Whatever shred of credibility Fareed Zakaria retained as a conservative pundit from his celebrated book The Future of Freedom has now been officially lost thanks to follow-ups like The Post-American World and today’s essay “Does America Need a Prime Minister?”
In the essay, Zakaria uses the recent S&P downgrade of American sovereign debt to note that “no country with a presidential system has a triple-A rating from all three major ratings agencies.” He then uses this to support his thesis that the United States would be better served by chucking separation-of-powers and moving to a British-style parliamentary system where the executive and legislative branches are the same. After all, Britain still has a triune triple-A rating!
How wonderfully anti-American of the Harvard PhD. Throughout the essay one realizes that Zakaria has wandered so far from the insights of the Founding generation that he now endorses the very system – and possibility for tyranny – that the American Revolution fought to end. So too did another PhD-turned-constitutional-scold: Woodrow Wilson, the godfather of America’s progressive movement.
Wilson believed that government needed to be professionalized and removed from popular control so that it could act quickly and decisively to cure whatever ailed the populace. He favored the parliamentary system because it gave enormous power to one man: the Prime Minister.
To appreciate how far Zakaria has wandered from core American principles about the proper way to construct a government, consider this passage from today’s essay:
In the American presidential system, in contrast, you have the presidency and the legislature, both of which claim to speak for the people. As a result, you always have a contest over basic legitimacy. Who is actually speaking for and representing the people?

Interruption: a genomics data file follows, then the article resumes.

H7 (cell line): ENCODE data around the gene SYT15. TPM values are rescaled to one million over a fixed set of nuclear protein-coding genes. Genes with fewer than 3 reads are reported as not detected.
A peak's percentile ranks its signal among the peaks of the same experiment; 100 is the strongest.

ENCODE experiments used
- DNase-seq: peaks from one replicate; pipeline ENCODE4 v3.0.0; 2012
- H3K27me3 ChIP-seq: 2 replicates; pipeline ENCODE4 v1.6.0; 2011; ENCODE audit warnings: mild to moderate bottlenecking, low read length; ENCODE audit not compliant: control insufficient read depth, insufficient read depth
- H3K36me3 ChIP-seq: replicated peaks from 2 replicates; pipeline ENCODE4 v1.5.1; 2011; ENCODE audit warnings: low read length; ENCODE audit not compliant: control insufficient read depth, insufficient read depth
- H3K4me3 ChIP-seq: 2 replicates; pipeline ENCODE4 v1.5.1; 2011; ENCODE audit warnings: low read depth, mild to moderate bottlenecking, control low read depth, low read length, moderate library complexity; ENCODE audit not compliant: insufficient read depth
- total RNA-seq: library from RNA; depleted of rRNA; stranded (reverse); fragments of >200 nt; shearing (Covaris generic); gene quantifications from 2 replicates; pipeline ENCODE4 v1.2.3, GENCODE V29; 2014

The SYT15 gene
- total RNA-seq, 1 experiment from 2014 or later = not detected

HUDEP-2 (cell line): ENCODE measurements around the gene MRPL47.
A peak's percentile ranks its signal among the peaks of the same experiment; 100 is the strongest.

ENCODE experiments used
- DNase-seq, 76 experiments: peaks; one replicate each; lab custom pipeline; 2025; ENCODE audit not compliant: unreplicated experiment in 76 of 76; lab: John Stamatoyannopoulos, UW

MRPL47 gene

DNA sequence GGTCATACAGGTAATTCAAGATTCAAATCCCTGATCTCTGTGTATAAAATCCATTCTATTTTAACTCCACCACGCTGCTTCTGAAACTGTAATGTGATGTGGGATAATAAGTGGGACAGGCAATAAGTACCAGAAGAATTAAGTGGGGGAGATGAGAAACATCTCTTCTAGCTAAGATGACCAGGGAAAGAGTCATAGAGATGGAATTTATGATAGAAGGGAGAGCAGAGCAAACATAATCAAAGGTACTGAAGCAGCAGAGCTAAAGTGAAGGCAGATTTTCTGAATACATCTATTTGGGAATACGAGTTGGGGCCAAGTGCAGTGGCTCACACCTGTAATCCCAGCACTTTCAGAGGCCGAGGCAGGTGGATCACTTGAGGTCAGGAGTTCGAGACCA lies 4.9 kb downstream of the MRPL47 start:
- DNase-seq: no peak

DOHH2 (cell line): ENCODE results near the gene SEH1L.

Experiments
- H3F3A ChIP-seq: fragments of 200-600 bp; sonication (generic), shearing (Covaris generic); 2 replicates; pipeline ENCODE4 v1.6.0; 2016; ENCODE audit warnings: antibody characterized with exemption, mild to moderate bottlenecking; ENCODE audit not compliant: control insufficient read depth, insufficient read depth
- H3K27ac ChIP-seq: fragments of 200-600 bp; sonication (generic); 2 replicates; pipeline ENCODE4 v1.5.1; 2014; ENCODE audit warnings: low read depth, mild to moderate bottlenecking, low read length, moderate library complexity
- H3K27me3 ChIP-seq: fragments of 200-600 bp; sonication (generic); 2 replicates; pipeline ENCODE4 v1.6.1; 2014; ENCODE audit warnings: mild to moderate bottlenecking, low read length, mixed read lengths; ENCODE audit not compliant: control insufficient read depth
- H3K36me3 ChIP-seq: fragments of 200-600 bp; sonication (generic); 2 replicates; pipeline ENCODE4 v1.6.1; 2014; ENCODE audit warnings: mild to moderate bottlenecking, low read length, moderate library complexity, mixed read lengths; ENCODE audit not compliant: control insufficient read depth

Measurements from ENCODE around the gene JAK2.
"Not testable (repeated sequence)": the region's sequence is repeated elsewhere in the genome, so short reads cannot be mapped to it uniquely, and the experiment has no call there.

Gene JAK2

In America today, we take this struggle to an extreme. We have one party in one house of the legislature claiming to speak for the people because theirs was the most recent electoral victory. And you have the president who claims a broader mandate as the only person elected by all the people. These irresolvable claims invite struggle.
There are, of course, advantages to the American system – the checks and balances have been very useful on occasion. But we’re living in a world where you need governments that are able to respond decisively and quickly. In a fast-moving world, paralysis is dangerous. Other countries are catching up – if not overtaking – America.
Who are these other countries? Members of the European Union with a currency and debt crisis several times worse than our own? China with its unsustainable population demographics and monetary policy? Arab dictatorships that are being toppled by the month? Latin American oligarchies that nationalize industries to buy off the masses with the wealth of entrepreneurs?
The problem we are experiencing in Washington, D.C. is not America’s constitutional design of checks-and-balances and separation-of-powers. If anything, the ability of the House GOP to slow down the liberal agenda to tax-and-spend the nation into bankruptcy is due solely to the very “paralysis” intended by our constitutional framework.
If Zakaria wants to end the paralysis in D.C., he should vote for pro-growth fiscal conservatives in 2012 and urge all of his readers to do the same.